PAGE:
If Ramos and Megid wish to correct course and engage in honest journalism, they would do well to be more respectful and inclusive of such views, embraced by most Americans, instead of rushing to parrot and support the highly suspect recent attacks against voter ID laws.

Below is the transcript of the cited segment on the May 11, 2016 edition of Noticiero Univision:




6:40:18 PM – 6:42:35 PM EST | 2 MIN 17 SEC

JORGE RAMOS, ANCHOR, UNIVISION: Among the 27 million Hispanics eligible to vote in these elections, NALEO estimates that over 13 million will take part in this electoral process. However, this organization also indicates that nearly one million of them face difficulties in exercising their right to vote, [due to] obstacles imposed by states. Luis Megid explains.

LUIS MEGID, CORRESPONDENT, UNIVISION: The number will be historic. More than 13 million Hispanics will vote in November. But millions more will stay at home, in large part due to obstacles designed precisely for them not to vote in this election.

ARTURO VARGAS, EXECUTIVE DIRECTOR, NALEO: The problems that we have are that there are states that limit access to voting.

LUIS MEGID, CORRESPONDENT, UNIVISION: The director of NALEO, the National Association of Latino Elected and Appointed Officials, is worried. A report of the association concludes that since the last presidential election, 19 states have created new barriers which potentially limit the Hispanic vote. These obstacles threaten the vote of more than 875,000 Latinos in the November elections. Among them, six states that have had the largest Hispanic population growth in recent years have adopted more restrictive changes.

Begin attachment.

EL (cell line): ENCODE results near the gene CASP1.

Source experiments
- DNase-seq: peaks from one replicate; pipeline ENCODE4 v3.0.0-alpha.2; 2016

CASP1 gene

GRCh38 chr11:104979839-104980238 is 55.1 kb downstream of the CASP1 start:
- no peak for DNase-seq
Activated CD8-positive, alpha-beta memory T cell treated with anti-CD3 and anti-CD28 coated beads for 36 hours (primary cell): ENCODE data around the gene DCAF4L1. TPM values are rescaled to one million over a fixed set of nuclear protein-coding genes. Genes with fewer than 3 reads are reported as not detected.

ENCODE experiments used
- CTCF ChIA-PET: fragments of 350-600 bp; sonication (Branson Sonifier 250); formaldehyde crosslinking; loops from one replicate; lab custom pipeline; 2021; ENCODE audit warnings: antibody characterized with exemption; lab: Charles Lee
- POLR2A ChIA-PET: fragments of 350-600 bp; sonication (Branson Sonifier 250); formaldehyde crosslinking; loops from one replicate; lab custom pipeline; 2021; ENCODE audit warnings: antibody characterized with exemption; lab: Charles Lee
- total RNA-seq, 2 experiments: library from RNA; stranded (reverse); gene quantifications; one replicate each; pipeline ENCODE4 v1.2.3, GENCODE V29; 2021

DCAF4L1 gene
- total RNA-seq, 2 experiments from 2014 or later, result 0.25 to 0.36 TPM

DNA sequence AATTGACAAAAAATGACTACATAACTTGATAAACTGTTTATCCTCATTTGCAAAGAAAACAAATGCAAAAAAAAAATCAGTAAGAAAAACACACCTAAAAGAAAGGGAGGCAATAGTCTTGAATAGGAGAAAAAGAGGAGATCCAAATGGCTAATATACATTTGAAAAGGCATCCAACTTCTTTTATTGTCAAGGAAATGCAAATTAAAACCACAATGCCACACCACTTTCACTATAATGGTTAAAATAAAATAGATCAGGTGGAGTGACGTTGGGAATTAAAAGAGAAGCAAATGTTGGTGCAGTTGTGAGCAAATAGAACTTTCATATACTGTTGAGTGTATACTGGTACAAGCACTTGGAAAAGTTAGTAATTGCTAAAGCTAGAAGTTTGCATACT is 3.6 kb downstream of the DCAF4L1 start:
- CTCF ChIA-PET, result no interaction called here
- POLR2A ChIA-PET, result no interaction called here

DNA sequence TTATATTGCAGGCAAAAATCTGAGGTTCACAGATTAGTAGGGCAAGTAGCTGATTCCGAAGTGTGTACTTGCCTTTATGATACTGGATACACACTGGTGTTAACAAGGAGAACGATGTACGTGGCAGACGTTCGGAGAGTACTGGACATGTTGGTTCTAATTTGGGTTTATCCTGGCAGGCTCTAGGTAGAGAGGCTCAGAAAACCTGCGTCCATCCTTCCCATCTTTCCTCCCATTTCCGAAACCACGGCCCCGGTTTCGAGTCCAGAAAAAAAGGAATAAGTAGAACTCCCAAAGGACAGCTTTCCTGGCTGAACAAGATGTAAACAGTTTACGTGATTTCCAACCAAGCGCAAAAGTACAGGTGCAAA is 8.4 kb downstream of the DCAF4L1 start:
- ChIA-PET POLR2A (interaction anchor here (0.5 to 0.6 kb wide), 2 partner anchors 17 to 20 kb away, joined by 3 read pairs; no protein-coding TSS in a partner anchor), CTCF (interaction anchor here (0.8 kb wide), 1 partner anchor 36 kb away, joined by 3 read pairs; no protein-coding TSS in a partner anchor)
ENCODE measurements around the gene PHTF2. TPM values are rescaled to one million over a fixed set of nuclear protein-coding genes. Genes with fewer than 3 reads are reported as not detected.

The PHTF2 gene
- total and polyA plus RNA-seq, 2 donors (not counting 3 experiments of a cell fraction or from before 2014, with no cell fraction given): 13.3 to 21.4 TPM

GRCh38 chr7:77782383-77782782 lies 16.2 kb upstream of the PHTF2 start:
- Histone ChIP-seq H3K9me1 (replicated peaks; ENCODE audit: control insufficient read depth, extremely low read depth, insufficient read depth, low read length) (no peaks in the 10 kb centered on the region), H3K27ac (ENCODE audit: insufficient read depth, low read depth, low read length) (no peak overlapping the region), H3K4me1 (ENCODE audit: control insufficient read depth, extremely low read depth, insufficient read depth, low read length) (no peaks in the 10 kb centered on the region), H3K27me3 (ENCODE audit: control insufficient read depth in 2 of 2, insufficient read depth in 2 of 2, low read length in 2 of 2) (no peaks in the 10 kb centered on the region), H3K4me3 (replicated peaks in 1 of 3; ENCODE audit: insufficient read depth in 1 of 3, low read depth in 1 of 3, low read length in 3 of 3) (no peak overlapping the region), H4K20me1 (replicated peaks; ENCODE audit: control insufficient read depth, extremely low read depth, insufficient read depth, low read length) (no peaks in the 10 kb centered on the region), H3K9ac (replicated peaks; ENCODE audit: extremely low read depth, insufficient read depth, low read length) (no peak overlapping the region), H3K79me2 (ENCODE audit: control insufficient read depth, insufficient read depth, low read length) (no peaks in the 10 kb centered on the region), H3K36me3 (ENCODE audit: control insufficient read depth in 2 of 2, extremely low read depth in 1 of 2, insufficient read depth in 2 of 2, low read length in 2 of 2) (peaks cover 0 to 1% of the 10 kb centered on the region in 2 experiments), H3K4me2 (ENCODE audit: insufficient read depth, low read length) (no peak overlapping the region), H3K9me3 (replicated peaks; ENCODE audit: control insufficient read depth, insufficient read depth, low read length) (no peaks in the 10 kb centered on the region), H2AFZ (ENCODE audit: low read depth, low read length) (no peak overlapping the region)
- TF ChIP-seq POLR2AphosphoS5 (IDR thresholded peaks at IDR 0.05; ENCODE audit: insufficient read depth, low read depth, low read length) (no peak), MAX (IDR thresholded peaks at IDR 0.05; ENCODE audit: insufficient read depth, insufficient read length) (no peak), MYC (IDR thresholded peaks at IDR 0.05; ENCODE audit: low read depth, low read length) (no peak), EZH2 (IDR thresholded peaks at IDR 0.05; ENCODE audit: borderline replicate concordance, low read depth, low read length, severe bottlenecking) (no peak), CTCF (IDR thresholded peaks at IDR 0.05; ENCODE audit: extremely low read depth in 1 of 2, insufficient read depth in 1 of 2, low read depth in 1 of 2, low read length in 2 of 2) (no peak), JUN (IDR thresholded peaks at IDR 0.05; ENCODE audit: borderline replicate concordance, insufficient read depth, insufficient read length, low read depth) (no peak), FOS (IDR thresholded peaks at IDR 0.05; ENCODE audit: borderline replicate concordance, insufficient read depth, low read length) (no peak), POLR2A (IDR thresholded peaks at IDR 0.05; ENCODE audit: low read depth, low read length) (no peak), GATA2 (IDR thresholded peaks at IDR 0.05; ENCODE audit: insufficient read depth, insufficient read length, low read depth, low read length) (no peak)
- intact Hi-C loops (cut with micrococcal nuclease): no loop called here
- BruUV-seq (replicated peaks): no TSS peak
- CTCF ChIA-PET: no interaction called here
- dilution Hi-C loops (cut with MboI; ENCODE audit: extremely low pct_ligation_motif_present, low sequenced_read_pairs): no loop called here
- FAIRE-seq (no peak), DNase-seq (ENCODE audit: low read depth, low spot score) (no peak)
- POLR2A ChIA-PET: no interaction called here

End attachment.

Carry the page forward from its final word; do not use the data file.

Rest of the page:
ARTURO VARGAS, EXECUTIVE DIRECTOR, NALEO: It’s not just requiring identification to vote, but they are also limiting the ballot boxes, the boxes where people can go to vote, there are fewer boxes today.

LUIS MEGID, CORRESPONDENT, UNIVISION: Some states have added identification requirements for those who want to register to vote. Others have shortened the time to register, or have complicated rules for voting by mail. The obstacles are different, the result is the same. Covered by a recent decision of the Supreme Court, which protected the rights of Hispanic and African-American voters, state legislatures controlled by Republicans have adopted rules that NALEO sees as discriminatory.

ARTURO VARGAS, EXECUTIVE DIRECTOR, NALEO: What worries me most is the state of Texas, there are more than 700,000 Latinos who do not have the identification required in that state to vote.

LUIS MEGID, CORRESPONDENT, UNIVISION: Those who defend the law in Texas say the aim is to combat electoral fraud.

LEONILA OLIVARES, TEXAS REPUBLICAN LEADER: I do not see it as something that is discriminatory in any way, I don’t see it that way, because I want the law to be applied.

LUIS MEGID, CORRESPONDENT, UNIVISION: With less than six months to the presidential election, it is worth remembering that those who want to vote in November will have to pay close attention to the rules.

Tell the Truth 2016